In Acts 2:42-47 we are told what the early church devoted themselves to. Devotion is a strong word, meaning love, loyalty and enthusiasm, and points to constancy, purpose, or resolve. When we are devoted to something, we give our time and allegiance gladly to that thing, and the church devoted itself to 4 main things:
- the apostles’ teaching
- the breaking of bread
The apostles’ teaching
Having 3000 new converts to teach may be every church’s dream, but it’s not an easy task! The apostles had to ground these disciples in the truths of God, just as Jesus did to those two on the road to Emmaus (‘beginning with Moses and all the Prophets, he explained to them what was said in all the Scriptures concerning himself.’ Luke 24:27) We need to be people who honour God’s word, giving it due time and attention (see 1 Tim 4:13, 2 Tim 4:1-2). Steven J. Cole says, ‘a healthy church must be devoted to sound doctrine, because God has chosen to reveal Himself in the written Word.’ There is no room for us to neglect God’s word, either privately or publicly, if we want to grow spiritually. We need to prepare people to be able to defend their faith and to understand that faith, for we live in a world hostile to God, faith and the Bible.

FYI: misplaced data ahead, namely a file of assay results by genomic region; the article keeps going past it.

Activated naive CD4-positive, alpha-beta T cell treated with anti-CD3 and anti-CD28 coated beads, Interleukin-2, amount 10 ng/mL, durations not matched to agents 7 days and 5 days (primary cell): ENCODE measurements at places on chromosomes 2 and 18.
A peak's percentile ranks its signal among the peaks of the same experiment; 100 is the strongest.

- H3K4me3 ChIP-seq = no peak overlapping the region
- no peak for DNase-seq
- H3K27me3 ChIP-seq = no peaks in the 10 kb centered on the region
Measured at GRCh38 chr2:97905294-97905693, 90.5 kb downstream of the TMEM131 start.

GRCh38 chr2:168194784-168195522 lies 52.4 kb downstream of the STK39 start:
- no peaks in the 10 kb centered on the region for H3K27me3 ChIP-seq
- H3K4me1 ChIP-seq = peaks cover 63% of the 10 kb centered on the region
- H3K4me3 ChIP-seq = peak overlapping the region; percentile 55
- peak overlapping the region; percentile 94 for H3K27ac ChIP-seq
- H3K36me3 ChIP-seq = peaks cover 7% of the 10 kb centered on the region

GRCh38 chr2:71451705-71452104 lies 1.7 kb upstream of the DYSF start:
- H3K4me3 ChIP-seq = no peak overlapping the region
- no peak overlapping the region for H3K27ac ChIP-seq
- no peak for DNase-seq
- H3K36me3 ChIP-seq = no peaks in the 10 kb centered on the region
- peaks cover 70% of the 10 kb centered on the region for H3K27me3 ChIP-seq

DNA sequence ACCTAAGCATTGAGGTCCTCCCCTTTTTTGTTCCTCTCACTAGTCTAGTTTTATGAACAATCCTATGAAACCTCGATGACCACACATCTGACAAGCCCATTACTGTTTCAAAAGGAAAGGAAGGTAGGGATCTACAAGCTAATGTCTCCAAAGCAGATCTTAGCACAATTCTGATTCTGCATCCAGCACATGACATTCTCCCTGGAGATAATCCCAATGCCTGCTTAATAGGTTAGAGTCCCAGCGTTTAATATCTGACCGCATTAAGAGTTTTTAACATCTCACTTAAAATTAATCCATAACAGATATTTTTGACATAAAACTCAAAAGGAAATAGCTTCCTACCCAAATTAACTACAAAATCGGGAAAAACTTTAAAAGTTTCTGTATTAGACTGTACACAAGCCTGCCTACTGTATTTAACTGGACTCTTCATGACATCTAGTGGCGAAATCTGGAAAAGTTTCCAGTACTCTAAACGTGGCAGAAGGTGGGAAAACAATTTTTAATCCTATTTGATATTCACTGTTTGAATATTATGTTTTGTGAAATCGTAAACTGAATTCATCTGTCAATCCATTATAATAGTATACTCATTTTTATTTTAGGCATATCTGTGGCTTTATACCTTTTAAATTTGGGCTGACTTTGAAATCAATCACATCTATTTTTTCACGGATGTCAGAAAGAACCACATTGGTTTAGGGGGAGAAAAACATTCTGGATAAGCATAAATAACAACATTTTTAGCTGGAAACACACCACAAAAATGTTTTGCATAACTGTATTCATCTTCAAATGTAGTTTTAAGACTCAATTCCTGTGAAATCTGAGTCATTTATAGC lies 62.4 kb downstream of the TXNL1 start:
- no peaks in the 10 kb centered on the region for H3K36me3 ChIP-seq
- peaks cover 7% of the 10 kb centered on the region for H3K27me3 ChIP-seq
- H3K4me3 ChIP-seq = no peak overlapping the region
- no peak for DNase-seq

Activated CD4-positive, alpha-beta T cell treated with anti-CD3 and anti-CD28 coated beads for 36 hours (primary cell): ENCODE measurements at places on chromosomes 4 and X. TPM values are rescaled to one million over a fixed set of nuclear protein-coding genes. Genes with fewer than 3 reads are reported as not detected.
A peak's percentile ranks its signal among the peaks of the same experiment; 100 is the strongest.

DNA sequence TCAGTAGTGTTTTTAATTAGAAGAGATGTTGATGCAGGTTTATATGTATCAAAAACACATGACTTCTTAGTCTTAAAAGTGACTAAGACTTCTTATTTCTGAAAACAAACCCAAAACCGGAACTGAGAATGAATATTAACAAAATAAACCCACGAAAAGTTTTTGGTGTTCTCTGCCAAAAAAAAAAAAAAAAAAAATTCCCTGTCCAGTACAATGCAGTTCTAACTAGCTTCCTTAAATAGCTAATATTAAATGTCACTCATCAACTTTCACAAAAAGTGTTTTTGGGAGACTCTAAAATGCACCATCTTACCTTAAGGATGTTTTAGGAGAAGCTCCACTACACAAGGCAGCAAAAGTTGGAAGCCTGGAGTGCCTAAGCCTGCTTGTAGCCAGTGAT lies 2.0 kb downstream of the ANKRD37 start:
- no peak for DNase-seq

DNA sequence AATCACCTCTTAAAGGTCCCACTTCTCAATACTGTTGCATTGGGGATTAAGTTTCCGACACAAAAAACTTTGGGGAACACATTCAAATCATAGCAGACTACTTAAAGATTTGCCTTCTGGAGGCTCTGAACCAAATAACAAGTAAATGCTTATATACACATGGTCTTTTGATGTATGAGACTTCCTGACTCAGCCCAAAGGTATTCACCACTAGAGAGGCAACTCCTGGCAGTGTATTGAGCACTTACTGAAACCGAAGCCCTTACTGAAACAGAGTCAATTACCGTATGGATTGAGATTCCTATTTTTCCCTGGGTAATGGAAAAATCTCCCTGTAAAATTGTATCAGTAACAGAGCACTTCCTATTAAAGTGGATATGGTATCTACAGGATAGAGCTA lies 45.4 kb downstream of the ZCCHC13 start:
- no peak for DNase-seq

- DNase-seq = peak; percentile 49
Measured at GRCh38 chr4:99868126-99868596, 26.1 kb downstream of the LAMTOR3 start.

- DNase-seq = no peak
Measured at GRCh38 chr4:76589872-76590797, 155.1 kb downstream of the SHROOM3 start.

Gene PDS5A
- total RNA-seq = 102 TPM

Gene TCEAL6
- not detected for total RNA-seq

Fellowship (‘koinonia’) is something we are now able to share with God because of the reconciling work of Jesus Christ (see 1 Cor 1:9, 2 Cor 13:4, 1 John 1:3) and therefore is something we can also now share with each other. Fellowship means sharing: our time, our talents, our homes, our lifestyles, our possessions. These verses in Acts 2:42-47 challenge us to look beyond our Western individualistic culture to a community which cares. The early church shared meals, shared possessions and shared property. They understood something of the fact that in Christ we belong not only to God but to each other.
The breaking of bread
On the one hand, fellowship is achieved whenever we ‘break bread’ (i.e. eat) together. Meals together are a great way of getting to know people; over the table, all manner of things can be discussed and shared. Jesus ate many meals together with His disciples (to the extent that the Pharisees called Him a glutton! – Luke 7:34). At the same time, the use of the definite article (literally, ‘the breaking of the bread’) probably refers to the Lord’s Supper, inaugurated by Jesus just prior to His death (Luke 22:14-19). Every time we take the emblems of bread and wine in Holy Communion, we remember the death and resurrection of our Lord, and this central act keeps us focussed on the essentials of our faith.
Again, the use of the definite article here indicates not private prayer, but corporate prayer. The early believers joined together to pray, understanding the value of meeting together in a way that can easily be forgotten in our individualistic society (see Heb 10:25). Whenever and wherever the church meets, whether in a large meeting (“in the temple”) or from house to house, prayer needs to be woven into the fabric of church life, for it is as we pray that we show our dependence on God.
We need to consider our church life and look at each of these four aspects and our devotion to them, for these are the ‘building blocks’ of the church, the ‘interior life’ from which all our outreach overflows.